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Sweet Home, Oregon
February 1, 2012     The New Era Paper
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February 1, 2012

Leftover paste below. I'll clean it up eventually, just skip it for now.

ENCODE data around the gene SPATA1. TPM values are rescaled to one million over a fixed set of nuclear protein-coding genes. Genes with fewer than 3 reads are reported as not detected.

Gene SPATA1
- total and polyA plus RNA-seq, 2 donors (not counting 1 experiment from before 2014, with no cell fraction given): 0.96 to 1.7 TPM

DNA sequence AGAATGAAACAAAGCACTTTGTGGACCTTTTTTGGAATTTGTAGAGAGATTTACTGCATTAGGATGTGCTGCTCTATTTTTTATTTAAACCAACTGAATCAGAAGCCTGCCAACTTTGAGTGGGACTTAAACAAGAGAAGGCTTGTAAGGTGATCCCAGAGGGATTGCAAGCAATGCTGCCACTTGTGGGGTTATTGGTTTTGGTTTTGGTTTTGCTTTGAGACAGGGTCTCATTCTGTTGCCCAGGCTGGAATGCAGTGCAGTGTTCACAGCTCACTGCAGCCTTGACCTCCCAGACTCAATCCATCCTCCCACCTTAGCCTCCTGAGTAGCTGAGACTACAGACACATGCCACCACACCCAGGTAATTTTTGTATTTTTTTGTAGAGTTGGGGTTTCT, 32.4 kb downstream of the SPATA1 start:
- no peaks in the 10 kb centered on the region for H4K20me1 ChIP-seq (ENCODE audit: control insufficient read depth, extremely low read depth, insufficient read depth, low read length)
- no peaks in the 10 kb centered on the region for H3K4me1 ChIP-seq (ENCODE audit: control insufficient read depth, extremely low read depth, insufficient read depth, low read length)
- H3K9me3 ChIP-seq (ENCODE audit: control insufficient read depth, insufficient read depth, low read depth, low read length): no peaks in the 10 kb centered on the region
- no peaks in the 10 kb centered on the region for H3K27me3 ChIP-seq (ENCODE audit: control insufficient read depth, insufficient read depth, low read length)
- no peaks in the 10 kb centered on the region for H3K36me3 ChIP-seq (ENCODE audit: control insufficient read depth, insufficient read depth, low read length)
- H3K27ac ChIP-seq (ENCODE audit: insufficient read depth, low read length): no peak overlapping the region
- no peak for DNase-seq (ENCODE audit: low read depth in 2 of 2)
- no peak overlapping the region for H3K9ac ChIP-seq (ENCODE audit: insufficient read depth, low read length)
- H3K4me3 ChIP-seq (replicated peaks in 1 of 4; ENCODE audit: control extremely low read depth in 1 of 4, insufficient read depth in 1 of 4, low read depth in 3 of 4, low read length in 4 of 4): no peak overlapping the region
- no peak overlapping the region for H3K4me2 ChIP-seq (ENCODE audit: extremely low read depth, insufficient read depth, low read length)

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tt Te, r - FebruQry l, 20] 2 VouR COMMUNITV PQge ] 5 1 Glick From page 1 serve and create forest-related jobs in local communities, a task that reflects goals she said have been set down by USFS Chief Forester Tom Tidwell. "He wants us to help social- ly disadvantaged people, have higher standards of customer service and improve workforce diversity," she said, noting that the retirement of many veterans and the newcomers taking their places offers an opportunity to ac- complish the latter. "He wants us to be a premier organization, so we are open, re- sponsible, collaborative, trans- parent and highly effective in pursuing our mission of-serving the public and caring for the land. That leads to a very motivated workforce that's engaged and em- powered to succeed." So what does that mean on the ground in the Willamette Na- tional Forest, particularly Sweet Home? Glick said her boss-, Forest Supervisor Meg Mitchell, be- lieves it means caring for the land but valuing the contributions and services of local communities by providing jobs and opportunities for them to engage with the forest -particularly the young people. She said it also means listening to local residents and to Forest Ser- vice employees' opinions - "lis- ten and implement everybody's ideas as much as possible. "To tell you the truth, I've never seen such wonderful goals," Glick said, chuckling delightedly. "I describe it as Nirvana-land. That might be a little out here for people in Sweet Home, but it's a dream job. It's a different forest over here, different people, dif- ferent goals. After 20 years in one place, I wanted to work on some other issues." She said she's particularly convinced that the Forest Service needs to listen to people - par- ticularly those who think outside the box. "I've learned a lot in Sisters and in central Oregon about work- ing with the public," she said. She noted that a Jan. 30 field trip to the Toll Joe and the Cool Soda areas, which include a mix- ture of habitat that the Forest Ser- vice is trying to decide what to do with, is a good example of that effort. "We want to get public in- put," Glick said. "We want to hear from people with learning and innovation from years of ex- perience working with this forest, with different expertise in wild- life and hydrology and things like that, and figure out how best to deal with this. I can't guarantee it won't get appealed, but we'll get their ideas on the table." A primary goal is to figure out how to get people into the na- tional forest to enjoy it and how it can be managed to help local communities, including Sweet Home. "Sweet Home is the most underutilized district in the Wil- lamette National Forest," she said. "That's peculiar to me be- cause it's at the lowest elevation, it has hundreds of miles of trails and many campgrounds." She's engaged the services of a consultant, Emily Jane Davis of the University of Oregon, who specializes in working with rural communities, which have suf- fered downturns in the timber in- dustry on public lands, to develop recreation and tourism. Davis, who last year earned her Ph.D. in human geography from the University of British Co- lumbia, works in the Ecosystem Workforce Program, which was founded in 1994 to support the development of a high-skill, high- wage ecosystem management in- dustry in the Pacific Northwest. Davis, along with Forest Ser- vice staffers and representatives from other government forest and parks agencies and Linn County Parks Director Brian Carroll, and Sweet Home Economic Develop- ment Director Brian Hoffmann, have been meeting to discuss how to develop tourism opportunities in the forest and what it will take to get private timberland owners to buy into ways to improve for- est uses. "We're working with Cas- cade Timber Consulting to try to figure out how we-can work to- gether to provide public good," Glick said. She sees a need for coopera- tion between CTC and other land- owners, whose lands intersect the national forest in a checkerboard fashion, in fire prevention, land stewardship and recreational uses. "We want to help private tim- ber companies get some revenue, money streams, for doing things on their lands that would help the public - improve water quantity and quality, fish habitat, recre- ational opportunities for the pub- lic and things that we can do to foster elk habitat for hunting." She said the term used for that public-private cooperative model is the "all-lands approach" and the Forest Service is already working with CTC on one project in the Soda Fork and Sheep Creek area. "We're trying to figure out what the opportunities might be," she safd. "It's learning and in- novation. We're just working to- gether with our neighbors. It's a big journey we're embarking on, but we're going to try it." Another of Glick's interests is to find more ways for commu- nity members to make a living in the forest. She said she's inter- ested in finding ways to use more hemlock and white fir, as well as smaller trees, for such products as animal bedding (shavings), fire- wood, or material for plants such as the pellet plant in Brownsville. "Maybe they'd want to con- sider whitewood," she said. She also is interested in whether the local forest could produce fuel for biorefineries such as the one con- structed by ZeaChem in Board- man. "There's lots of other places where they've done it," Glick said. "I just want to look locally to see if there are niches suitable for some of those waste products that are not being utilized." Also on her mind are "spe- cial" forest products such as mushrooms, boughs, salal and bear grass, which are renewable resources. Such are already har- vested in the Sweet Home Dis- trict, but Glick said her staff has bigger ideas. "We're thinking that we could manage that program in a more effective way to provide more opportunities for people to create jobs, but also administer that use," she said, noting that her staff is talking with CTC to see how that company manages the thousands of acres in the area owned by the Hill family. She said stewardship con- tracts or agreements are one of the "new tools in our tool kit" that may make it possible for such economic development. "A shed that buys floral prod- ucts or mushrooms, if we could guarantee some sort of supply, maybe there would be more sta- bility so we could offer family- wage jobs to people," Glick said. "I don't know, but we're seeing if that's a possibility. Why can't we develop that entrepreneurial abil- ity? We can manage timber sales. Cindy Glick Why can't we manage this type of thing?" She's also investigating whether local forest landowners could reap biodiversity or carbon sequestration credits for the trees they grow. "There's tons of others - rec- reation, tourism, planting trees in riparian areas - we can build the local economy on taking care of the forest, private contractors who specialize in taking care of the land." It's going to take time, but Glick says she has it. "I plan to be here a while," she said. "I hope to see those goals through." 1 Staats From page 14 notebook and a little enthusiasm. I started my life list and an Or- egon list about 15 years ago. Kids will enjoy identifying birds and learning about how they fit into the world around us. Perhaps parents can even make a game out of it. For every bird they correctly identify, they get rewarded. How to identify birds I don't profess to be an expert birder. I often have to resort to my trusty bird book to help with iden- tification unless I'm out with more experienced birders. However, there are some easy ways to help familiarize yourself with the great variety of birds. Many birds Can be recognized simply by their shapes, even in sil- houette - the kingfisher, for exam- ple. A good starting place is to learn to identify general groups of birds such as hawks, sparrows, warblers, flycatchers, owls and wrens. After honing these skills, try to recognize field marks - colored or patterned areas on the bird's body, head, and wings. Pay particular attention to the field marks of the head and wings. On the head, look for eyebrow stripes (above the eye), eyelines (through the eye), crown stripe (in the midline of head), eye ring (ring of white or other color around the eye), throat patch, color of upper and lower beak and the presence or absence of a crest. Field marks on the wing usually include wingbars and wing patches. Flight pattern is another char- acteristic to look for in identifying birds. Most birds fly in a straight line, flapping in a constant rhythm, but other groups of birds have dif- fering flight patterns. Finches, for example fly in a steep, roller-coaster flight, whereas woodpeckers gen- erally fly in a pattern of moderate rises and falls. The accipiters such as Cooper's hawks, sharp-shinned hawks and Northern goshawks make several wing flaps followed by a glide. Buteos such as the Red- tailed Hawk are commonly seen soaring. Most species of birds are often found within certain types of habitat so it can be helpful to learn which birds are found in each habi- tat. The exciting thing for me now is wondering what bird will be #345 on my life list. Scott Staats is a full-time outdoor writer who lives in Prineville. Contact him by e-mail at news@ sweethomenews.com. Please put "For Scott Staats" on the subject line. 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